Neither Beijing nor Delhi! Down with Chauvinism and Expansionism!
1. In recent weeks, tensions between China and India in the Sikkim border region have accelerated to a level not seen since the 1980s. On 18 June, Indian troops, with two bulldozers, entered the area known as Doklam (by India) or Donglang (by China). This area is located on the strategically important Himalayan plateau at the tri-junction of Sikkim, Tibet and Bhutan. The trigger for this attack by the Indian troops, has been the construction of a road in this area by China.
2. China's attempt to control Doklam/Donglang is an extremely sensitive issue to India. This area is extremely important to India’s security as it overlooks the Siliguri corridor. This is the so-called Chicken's Neck which links mainland India with its remote northeastern regions. This territorial link of India with its Northeastern states is only 27km wide and 100km from China’s Chumbi valley where significant Chinese military forces are stationed. Access to this region will potentially enable China to easily disrupt the land connection between two parts of India. While a short-term compromise between the two states cannot be excluded, conflicts between the two states can and will certainly emerge again. This is unavoidable given the acceleration of the rivalry between China and India in a historic period of capitalist decay as well as the fact that they share a 3,500km frontier of which large parts have for decades been in dispute.
3. One cause of the recent escalation of the conflict between China and India is the struggle between the two powers for influence in Bhutan. Geographically, this small country is sandwiched in the middle of two giants. Politically Bhutan is a reactionary monarchy. It has been a traditional satellite of India until recently. However, India's domination of Bhutan has been challenged in the recent past by the regional and global rise of China as an imperialist power. With its armed intervention in the Sikkim border region, Delhi hopes to reverse this trend and to regain full domination of Bhutan.
4. The conflict between Beijing and Delhi over the domination of Bhutan is however only a part of a comprehensive struggle between the two powers for regional hegemony. China's rise as an imperialist power has resulted in a series of economic and political initiatives both in Asia as well as globally (e.g. Shanghai Cooperation Organization, Belt and Road Initiative). Since the right-wing government of Modi took power in 2014, India has tried to oppose China's initiatives. Delhi has looked for closer collaboration with US and Japanese imperialism. As part of its foreign policy turn, it recently started to launch its own regional initiatives (e.g. Chahbahar Project, a joint initiative with Japan called Asia Africa Growth Corridor).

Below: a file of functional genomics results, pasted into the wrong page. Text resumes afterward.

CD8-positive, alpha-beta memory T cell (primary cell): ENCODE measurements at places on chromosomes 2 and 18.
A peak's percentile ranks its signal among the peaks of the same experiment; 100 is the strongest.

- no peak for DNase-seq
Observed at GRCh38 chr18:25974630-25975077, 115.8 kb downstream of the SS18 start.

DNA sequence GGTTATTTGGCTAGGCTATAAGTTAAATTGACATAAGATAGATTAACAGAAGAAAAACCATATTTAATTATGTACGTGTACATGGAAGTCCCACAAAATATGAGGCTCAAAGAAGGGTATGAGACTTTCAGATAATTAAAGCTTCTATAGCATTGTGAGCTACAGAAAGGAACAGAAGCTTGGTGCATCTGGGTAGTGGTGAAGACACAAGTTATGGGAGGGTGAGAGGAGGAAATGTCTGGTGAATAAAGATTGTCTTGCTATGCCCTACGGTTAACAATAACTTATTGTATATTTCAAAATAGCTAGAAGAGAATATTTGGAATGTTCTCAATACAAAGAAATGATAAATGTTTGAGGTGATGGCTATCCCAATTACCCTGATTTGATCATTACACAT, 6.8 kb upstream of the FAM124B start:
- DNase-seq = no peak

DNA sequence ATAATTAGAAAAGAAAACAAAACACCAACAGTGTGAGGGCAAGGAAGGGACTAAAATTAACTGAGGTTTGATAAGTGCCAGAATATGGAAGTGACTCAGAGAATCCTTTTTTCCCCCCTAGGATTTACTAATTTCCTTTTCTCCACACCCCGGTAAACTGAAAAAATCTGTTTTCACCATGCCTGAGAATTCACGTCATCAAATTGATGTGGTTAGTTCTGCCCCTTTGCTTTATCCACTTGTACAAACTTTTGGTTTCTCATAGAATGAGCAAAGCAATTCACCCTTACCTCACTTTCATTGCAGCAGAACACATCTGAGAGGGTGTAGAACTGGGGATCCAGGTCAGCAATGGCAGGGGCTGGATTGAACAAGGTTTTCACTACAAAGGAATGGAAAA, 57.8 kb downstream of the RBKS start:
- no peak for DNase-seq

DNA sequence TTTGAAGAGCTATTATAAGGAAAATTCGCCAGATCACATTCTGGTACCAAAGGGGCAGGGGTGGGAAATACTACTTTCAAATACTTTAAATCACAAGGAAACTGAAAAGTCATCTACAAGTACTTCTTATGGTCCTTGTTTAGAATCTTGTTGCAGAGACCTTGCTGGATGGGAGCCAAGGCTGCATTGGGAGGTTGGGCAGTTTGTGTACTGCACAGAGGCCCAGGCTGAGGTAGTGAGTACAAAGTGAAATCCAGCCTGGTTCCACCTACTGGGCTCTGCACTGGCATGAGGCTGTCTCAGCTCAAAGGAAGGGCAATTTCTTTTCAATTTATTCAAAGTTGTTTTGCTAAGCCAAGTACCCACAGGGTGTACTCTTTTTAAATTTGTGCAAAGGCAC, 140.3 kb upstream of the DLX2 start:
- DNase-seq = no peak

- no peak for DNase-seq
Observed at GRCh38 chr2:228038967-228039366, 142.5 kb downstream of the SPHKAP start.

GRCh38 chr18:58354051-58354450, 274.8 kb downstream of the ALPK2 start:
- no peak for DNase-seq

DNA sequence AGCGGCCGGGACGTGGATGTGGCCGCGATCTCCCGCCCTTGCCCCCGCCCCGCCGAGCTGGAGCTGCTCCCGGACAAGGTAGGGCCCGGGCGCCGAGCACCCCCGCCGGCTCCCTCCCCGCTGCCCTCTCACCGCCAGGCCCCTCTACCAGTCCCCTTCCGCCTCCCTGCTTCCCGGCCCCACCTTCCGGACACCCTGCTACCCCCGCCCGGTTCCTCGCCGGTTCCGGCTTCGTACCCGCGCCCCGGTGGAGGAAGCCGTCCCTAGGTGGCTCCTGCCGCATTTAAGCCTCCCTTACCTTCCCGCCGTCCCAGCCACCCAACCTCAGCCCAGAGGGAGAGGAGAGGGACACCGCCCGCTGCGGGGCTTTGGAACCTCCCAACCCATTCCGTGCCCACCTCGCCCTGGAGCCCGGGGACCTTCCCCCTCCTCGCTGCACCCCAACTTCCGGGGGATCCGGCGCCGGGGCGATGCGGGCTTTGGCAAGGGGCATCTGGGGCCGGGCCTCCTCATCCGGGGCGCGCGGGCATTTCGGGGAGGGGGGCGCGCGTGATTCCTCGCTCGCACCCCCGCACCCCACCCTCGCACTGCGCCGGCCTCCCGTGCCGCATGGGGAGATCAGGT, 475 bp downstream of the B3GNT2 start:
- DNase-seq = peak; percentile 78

5. The RCIT and ELA (Zambia) have repeatedly pointed out that one of the most important changes in world politics in the past decade has been the rise of China as an imperialist power. Today China rivals the U.S. as a global force which is reflected in its leading presence amongst the world's largest corporations, banks, billionaires as well as economic and military powers.
6. India on the other hand is not an imperialist power – albeit the reactionary Hindu chauvinist forces in the BJP would wish for. India is rather a peculiar semi-colony which is also a regional power. True, India's economy experienced a period of rapid economic growth and modernization in the past 25 years. As a result, it has been able to develop a certain number of monopolies which operate also on the world market and which exploit workers and poor in semi-colonial countries in Africa and Asia. However, looking at India's economy as a whole it is clear that its modern sectors cannot alter the backward capitalist character of the total economy. India remains a very poor country with the majority of its labor force still employed in agriculture. India has ensured its economic growth with the massive exploitation of its working class and with the increasing economic subordination to foreign imperialist capital. True, Indian monopolies operate and exploit abroad but given the size of the country and its economy they have a rather secondary character if we compare them to other countries. Foreign imperialist domination of India increases at a much faster rate than Indian capitalists can dominate other peoples abroad. Likewise, India is not able to play a significant global role in world politics. It is stuck in its permanent state of conflict with Pakistan and India. It cannot play any significant independent role in world politics but has to subordinate itself to Great Powers like the US, China or Russia.